Wind, water and oil

August 30, 2005

AS LOUISIANA, Mississippi and Alabama today cope with the terrible material and human devastation left in the wake of Hurricane Katrina, the entire nation -- while thankful that the hurricane was not as lethal as feared -- braces for a fierce oil-price storm in its aftermath.

As Katrina blew in, the prices of crude oil, gasoline, natural gas and heating oil hit all-time highs. The Category 5 storm forced the evacuation of oil and natural gas rigs in the Gulf of Mexico that account for as much as 30 percent of U.S. production, the closing of the Louisiana port that handles 11 percent of U.S. crude imports, and the shuttering of gulf coast oil refineries that are the major source for East Coast markets.

The worldwide supply chains for oil and natural gas -- already stretched to capacity and vulnerable to the slightest political tremors -- are no less fragile in the face of savage formations of wind and water.

It turns out that if below-sea-level New Orleans has been a national disaster just waiting to happen, so also is the dense concentration of energy production, importing and refining along the gulf coast -- one with concrete national security implications.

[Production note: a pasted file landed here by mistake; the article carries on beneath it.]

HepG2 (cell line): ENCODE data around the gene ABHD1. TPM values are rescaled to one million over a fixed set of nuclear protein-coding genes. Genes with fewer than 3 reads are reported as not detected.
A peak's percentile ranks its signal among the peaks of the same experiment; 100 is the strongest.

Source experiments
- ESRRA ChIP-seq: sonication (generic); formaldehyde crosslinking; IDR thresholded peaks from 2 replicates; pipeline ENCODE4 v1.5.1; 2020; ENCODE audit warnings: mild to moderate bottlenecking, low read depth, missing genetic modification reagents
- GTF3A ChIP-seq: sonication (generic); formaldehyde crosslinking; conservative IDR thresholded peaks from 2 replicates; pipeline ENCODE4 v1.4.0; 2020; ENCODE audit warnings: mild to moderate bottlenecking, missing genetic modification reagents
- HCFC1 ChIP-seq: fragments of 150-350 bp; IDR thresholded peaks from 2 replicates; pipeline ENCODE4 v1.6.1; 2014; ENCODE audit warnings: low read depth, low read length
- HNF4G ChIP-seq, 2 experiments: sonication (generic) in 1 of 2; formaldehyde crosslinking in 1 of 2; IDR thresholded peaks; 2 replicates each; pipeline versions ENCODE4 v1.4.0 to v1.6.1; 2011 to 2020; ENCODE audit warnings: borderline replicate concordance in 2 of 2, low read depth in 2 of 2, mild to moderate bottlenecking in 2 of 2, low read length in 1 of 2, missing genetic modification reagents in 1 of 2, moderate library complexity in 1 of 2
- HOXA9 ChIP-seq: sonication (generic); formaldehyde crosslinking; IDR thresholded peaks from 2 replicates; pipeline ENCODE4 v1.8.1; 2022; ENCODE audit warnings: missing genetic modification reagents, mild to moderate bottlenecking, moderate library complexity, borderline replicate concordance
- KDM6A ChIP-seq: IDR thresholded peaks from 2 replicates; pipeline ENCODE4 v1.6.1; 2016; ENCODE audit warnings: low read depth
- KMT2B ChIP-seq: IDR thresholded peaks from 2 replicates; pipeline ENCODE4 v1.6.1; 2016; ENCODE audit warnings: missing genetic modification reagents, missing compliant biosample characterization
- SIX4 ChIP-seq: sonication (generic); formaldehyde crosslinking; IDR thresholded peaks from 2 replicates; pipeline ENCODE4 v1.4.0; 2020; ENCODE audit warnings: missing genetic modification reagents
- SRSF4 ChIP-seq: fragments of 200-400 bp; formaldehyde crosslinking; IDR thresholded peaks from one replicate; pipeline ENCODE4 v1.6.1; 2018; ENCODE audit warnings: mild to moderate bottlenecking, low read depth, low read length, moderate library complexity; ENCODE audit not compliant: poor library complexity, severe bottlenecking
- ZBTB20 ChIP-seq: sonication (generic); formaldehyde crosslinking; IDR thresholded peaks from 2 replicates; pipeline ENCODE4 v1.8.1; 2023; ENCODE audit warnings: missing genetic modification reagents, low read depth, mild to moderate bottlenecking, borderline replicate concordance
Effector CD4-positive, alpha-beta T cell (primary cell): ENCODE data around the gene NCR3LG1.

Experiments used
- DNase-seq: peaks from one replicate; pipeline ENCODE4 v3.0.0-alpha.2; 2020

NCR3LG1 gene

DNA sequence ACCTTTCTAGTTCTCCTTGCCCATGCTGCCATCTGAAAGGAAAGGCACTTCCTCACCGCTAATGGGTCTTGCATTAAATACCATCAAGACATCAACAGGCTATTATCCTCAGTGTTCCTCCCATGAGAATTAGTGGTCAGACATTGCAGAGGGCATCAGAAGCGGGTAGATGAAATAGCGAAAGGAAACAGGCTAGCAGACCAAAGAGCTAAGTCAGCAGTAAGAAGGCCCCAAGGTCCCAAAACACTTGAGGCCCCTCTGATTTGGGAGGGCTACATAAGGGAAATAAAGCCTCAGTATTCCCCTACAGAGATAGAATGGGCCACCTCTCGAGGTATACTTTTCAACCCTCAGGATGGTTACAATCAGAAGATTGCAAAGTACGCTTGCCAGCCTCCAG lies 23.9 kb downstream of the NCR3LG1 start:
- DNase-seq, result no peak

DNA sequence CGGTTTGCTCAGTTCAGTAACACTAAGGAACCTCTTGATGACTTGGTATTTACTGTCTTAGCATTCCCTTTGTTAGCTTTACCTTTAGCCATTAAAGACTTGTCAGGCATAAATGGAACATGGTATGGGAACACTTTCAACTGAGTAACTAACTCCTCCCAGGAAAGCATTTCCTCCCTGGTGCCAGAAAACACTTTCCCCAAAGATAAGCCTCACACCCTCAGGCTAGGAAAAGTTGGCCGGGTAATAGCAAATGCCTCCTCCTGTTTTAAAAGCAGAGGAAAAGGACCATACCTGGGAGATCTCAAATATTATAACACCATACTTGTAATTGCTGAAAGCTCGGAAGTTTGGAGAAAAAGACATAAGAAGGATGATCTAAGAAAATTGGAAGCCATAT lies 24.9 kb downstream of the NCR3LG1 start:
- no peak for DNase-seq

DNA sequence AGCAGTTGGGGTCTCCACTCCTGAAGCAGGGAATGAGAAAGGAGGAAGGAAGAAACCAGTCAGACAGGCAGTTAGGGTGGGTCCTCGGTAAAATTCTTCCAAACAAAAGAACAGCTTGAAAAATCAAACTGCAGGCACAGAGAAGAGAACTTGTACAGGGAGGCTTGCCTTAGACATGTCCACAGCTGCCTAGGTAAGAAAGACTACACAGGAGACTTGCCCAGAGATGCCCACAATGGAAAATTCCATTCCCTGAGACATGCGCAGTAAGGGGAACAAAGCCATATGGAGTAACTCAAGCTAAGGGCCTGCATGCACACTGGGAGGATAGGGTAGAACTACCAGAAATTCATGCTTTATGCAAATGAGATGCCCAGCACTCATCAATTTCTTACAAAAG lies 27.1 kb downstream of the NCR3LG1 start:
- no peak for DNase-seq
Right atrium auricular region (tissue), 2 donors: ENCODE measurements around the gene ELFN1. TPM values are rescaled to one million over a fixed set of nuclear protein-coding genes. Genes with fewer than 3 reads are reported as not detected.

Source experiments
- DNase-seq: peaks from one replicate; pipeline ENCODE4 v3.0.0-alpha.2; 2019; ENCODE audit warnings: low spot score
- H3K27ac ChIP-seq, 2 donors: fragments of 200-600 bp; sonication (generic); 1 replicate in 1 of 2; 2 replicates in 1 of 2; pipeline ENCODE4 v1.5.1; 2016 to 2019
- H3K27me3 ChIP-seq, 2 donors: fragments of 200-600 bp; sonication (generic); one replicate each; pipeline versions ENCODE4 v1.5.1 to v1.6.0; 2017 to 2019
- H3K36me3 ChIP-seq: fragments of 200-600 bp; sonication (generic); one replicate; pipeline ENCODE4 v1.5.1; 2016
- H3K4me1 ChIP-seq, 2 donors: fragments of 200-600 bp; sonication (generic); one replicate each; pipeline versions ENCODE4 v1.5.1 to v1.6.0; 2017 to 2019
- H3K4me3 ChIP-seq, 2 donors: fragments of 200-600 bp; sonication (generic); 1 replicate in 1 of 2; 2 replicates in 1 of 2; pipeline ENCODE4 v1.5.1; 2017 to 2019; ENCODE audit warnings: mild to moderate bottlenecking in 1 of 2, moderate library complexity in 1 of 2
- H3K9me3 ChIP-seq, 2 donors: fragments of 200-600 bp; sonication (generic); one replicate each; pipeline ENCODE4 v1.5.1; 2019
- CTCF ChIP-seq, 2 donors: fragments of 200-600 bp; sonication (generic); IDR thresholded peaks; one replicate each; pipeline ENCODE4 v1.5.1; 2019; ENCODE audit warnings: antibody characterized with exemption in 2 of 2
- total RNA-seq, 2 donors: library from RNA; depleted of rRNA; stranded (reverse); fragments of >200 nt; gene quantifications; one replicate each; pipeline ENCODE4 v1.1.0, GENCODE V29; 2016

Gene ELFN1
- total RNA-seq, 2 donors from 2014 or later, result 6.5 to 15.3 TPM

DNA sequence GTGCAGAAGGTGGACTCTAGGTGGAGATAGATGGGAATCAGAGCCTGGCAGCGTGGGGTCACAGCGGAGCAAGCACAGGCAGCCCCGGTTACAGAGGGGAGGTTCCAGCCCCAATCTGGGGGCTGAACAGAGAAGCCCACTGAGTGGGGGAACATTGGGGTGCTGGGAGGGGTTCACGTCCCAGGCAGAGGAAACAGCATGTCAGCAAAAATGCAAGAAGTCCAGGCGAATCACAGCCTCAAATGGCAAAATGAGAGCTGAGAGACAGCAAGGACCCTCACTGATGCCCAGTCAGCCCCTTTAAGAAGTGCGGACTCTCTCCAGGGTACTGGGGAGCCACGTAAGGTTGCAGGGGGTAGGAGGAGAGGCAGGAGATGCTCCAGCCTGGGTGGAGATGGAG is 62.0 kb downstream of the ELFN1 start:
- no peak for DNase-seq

The damage and deaths left by this storm naturally touch a nation's heart. But the broader impact of this storm will most likely have to do with oil. And, not tangentially, this is also a story that in part begins with oil dependence.

For the last week, water temperatures in much of the gulf have been higher than average, as warm as 90 degrees. Such warmer waters fuel the formation and ferocity of hurricanes. Warmer oceans are an inseparable by-product of global warming, and it's foolish to ignore the link to the burning of fossil fuels.

In coming days and weeks, if Hurricane Katrina drives further home this nation's Faustian overdependence on oil, it also should highlight the environmental damage that results from that dependence. From oil to oil, this storm -- the fiercest to strike the gulf coast in decades -- should put the spotlight on a vicious cycle in which America has trapped itself.

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